Why Is Elon Musk Buying Twitter?

The billionaire has bought the publicly-traded company for a whopping $44 billion.
Tweets by Elon Musk as it was announced that Twitter has accepted a $44 billion bid from him to acquire the company.
Tweets by Elon Musk as it was announced that Twitter has accepted a $44 billion bid from him to acquire the company.
Scott Olson via Getty Images

Twitter has agreed to accept a $44 billion (£34.53 billion) takeover bid from Elon Musk, the richest person in the world, in a move that has prompted one big question – what does he plan to do with it?

In just a few weeks, Musk, 50, has gone from popular Twitter contributor to the company’s largest individual shareholder to a would-be owner of the social platform — a whirlwind of activity that could change the service dramatically given Musk’s self-identification as a “free speech absolutist”.

“Free speech is the bedrock of a functioning democracy, and Twitter is the digital town square where matters vital to the future of humanity are debated,” Musk said in a statement on Monday.

Who is Elon Musk?

Musk has an estimated $273.6 billion (£209.21 billion) fortune that makes him the wealthiest person in the world, worth $92.3 billion (£70.58 billion) more than runner-up Jeff Bezos. Musk was born in Pretoria, South Africa, to a Canadian mother and South African father and later attended the University of Pennsylvania, where he graduated in 1997.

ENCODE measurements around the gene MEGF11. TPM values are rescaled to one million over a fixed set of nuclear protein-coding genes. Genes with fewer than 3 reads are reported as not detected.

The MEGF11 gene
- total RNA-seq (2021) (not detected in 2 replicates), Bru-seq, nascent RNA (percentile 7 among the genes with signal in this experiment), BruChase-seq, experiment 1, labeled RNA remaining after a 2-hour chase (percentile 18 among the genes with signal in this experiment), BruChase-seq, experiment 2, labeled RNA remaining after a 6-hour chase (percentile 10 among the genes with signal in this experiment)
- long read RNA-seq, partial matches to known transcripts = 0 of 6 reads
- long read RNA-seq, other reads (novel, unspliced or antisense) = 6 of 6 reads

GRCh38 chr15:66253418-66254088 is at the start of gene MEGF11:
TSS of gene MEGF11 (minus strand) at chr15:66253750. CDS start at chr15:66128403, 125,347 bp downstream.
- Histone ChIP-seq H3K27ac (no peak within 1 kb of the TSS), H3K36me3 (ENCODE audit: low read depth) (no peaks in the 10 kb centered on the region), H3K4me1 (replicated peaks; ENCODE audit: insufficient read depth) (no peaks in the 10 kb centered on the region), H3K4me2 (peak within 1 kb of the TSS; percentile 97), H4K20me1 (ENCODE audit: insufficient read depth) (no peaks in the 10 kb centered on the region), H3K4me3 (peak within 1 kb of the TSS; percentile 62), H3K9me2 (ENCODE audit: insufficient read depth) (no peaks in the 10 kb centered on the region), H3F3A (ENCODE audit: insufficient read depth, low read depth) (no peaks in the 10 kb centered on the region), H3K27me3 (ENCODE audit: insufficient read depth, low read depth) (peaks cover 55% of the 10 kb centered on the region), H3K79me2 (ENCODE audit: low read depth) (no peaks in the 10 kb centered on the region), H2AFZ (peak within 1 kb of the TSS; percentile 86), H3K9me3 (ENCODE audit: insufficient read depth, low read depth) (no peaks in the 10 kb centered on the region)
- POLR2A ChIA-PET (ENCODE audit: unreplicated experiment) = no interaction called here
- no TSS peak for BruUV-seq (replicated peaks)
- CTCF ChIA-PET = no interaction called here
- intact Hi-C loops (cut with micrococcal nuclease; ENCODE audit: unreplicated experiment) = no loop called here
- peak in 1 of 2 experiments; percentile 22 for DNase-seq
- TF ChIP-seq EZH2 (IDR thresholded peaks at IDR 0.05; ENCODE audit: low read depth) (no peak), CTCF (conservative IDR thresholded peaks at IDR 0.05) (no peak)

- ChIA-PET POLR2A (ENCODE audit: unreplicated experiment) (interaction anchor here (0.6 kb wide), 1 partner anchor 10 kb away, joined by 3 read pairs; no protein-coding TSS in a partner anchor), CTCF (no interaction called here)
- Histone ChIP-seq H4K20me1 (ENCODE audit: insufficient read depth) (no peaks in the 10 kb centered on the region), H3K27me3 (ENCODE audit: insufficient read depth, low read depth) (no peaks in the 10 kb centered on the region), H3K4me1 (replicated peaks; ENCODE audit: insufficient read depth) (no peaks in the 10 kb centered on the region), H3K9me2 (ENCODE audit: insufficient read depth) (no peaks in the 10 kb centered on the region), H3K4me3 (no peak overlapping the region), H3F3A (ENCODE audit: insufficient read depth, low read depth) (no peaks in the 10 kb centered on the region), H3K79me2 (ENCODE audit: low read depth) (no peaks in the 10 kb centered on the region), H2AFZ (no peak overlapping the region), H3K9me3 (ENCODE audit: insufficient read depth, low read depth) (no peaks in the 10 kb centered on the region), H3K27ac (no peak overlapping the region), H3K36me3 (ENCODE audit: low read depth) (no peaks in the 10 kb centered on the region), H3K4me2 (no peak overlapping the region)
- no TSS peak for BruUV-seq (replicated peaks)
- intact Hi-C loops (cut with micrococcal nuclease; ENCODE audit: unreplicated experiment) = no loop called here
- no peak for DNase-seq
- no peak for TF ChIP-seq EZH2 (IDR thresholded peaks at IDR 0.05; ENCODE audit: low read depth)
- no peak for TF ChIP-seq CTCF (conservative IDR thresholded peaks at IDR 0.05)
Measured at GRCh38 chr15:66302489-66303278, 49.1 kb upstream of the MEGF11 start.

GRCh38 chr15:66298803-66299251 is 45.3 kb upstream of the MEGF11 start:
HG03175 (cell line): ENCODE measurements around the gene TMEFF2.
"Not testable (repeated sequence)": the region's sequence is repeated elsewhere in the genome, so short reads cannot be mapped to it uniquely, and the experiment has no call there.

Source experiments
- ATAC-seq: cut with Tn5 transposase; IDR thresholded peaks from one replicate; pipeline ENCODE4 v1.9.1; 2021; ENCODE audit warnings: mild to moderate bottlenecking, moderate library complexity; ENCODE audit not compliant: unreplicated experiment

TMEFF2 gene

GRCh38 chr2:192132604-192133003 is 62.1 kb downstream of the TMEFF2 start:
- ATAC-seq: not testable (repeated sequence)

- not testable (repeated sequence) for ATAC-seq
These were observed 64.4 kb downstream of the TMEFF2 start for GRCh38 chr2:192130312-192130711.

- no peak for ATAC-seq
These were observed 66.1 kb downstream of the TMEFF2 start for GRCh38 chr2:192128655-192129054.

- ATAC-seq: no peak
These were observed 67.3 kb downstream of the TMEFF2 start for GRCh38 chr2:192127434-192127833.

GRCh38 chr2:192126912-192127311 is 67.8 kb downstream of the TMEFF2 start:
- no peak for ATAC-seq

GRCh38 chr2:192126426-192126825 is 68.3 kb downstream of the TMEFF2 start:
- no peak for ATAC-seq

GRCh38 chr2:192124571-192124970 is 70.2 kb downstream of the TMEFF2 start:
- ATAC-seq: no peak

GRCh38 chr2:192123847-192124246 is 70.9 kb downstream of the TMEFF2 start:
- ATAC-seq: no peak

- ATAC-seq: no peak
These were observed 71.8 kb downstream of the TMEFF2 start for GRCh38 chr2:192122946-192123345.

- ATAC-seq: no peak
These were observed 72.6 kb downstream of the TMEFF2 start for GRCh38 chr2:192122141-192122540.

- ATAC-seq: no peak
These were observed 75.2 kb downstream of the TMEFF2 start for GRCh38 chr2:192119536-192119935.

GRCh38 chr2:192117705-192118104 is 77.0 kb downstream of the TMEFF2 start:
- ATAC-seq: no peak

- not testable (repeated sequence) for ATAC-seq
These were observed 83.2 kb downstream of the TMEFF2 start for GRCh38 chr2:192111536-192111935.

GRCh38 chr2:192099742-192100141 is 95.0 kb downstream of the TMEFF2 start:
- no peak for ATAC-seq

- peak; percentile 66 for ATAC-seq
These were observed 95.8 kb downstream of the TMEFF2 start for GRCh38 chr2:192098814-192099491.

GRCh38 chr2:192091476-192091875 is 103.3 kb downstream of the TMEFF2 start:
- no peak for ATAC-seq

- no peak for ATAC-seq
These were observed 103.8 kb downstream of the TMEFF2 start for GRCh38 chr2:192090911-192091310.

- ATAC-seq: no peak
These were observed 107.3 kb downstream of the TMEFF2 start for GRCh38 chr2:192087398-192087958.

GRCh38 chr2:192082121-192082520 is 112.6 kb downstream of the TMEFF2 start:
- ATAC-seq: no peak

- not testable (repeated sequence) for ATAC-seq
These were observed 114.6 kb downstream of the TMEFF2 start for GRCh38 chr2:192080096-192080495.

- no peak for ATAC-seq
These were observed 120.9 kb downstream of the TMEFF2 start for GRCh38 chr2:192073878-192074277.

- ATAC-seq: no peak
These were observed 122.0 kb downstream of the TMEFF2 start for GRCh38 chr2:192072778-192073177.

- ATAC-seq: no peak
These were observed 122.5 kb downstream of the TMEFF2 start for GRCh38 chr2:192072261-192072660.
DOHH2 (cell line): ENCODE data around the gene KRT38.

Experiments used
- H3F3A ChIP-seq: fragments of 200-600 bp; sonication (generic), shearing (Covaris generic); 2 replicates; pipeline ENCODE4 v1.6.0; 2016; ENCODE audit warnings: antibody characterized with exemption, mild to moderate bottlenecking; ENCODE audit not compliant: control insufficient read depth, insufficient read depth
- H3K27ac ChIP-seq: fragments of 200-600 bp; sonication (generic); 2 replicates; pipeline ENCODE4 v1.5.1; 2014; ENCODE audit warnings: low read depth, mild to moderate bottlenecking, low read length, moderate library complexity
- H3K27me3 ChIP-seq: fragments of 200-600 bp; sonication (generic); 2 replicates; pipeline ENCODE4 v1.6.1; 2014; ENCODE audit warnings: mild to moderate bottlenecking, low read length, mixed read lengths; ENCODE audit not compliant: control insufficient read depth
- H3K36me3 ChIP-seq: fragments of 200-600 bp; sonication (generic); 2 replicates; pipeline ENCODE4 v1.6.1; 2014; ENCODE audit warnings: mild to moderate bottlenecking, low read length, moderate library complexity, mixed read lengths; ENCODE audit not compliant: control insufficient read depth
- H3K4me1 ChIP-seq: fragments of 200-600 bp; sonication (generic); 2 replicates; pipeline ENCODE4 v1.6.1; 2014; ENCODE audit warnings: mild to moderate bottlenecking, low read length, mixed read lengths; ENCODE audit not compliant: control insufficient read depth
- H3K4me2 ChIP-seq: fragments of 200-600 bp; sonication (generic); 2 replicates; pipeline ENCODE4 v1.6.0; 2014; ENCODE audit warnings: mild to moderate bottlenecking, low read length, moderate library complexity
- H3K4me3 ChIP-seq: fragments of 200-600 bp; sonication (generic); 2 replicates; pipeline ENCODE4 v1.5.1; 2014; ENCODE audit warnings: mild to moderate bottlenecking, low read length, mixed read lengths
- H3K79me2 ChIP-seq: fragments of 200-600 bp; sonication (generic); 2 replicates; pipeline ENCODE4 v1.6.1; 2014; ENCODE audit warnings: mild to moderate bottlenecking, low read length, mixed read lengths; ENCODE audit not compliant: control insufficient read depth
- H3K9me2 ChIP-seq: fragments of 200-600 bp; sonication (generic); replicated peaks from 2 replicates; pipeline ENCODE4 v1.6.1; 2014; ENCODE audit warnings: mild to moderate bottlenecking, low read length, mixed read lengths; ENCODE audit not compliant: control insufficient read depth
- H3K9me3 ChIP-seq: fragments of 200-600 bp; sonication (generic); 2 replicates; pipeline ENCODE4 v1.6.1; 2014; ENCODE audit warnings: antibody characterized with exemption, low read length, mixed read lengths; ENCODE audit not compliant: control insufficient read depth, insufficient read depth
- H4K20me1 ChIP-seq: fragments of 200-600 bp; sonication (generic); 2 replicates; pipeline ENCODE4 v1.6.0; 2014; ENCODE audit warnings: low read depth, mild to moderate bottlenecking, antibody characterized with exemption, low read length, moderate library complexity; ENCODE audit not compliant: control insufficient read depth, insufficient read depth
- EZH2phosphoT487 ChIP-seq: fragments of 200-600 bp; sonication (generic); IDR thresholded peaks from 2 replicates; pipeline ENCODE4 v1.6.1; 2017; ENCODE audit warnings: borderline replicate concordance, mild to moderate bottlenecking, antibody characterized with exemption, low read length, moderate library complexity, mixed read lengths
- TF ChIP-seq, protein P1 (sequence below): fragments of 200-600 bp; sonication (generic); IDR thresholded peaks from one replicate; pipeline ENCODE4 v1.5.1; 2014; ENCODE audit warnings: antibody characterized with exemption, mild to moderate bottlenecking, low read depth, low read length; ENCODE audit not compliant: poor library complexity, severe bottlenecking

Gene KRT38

With a stable of businesses ranging from electric cars to private rocket ships, Musk did not found Tesla, which he has led from 2008. But his insight that the firm’s electric cars should be high-performance machines with sophisticated, smartphone-style software revolutionised the global auto business, prompting established companies to try to catch up while spurring new, all-electric competitors. Wall Street values Tesla at more than $1 trillion – more than all three Detroit car makers, plus Toyota Motor Corp, combined.

At the same time, his company SpaceX, has upended the space launch industry by developing rockets capable of putting satellites into space and returning to Earth for re-use.

Perhaps more than any other person, Musk has helped bring bitcoin and other cryptocurrencies into the mainstream, with Tesla holding about $2 billion in bitcoin on its balance sheet and the company among the few to accept dogecoin as payment.

Musk and Twitter

Twitter helped Musk become a household name. He has 81 million followers and built a pop culture following large enough to help him earn a spot hosting the venerable US comedy TV show Saturday Night Live in 2021.

Musk has used Twitter to go after investors, and he posts on everything from Dad jokes to polls on what he should do with his gains from Tesla’s surging stock price.

Elon Musk speaks at the Tesla Giga Texas manufacturing "Cyber Rodeo" grand opening party in Austin, Texas.
Elon Musk speaks at the Tesla Giga Texas manufacturing "Cyber Rodeo" grand opening party in Austin, Texas.

While Twitter’s user base remains much smaller than those of rivals such as Facebook and TikTok, the service is popular with celebrities, world leaders, journalists and intellectuals. Musk’s followers rival pop stars such as Ariana Grande and Lady Gaga.

Musk also has a history of his own tweets causing legal problems. He has previously run into problems with US regulators at the Securities and Exchange Commission (SEC) over his own tweets, having been accused of breaching trading rules when tweeting about his business interests.

Musk has also been accused of tweeting misinformation about Covid-19 after posting in March 2020 that children were “essentially immune” to the disease.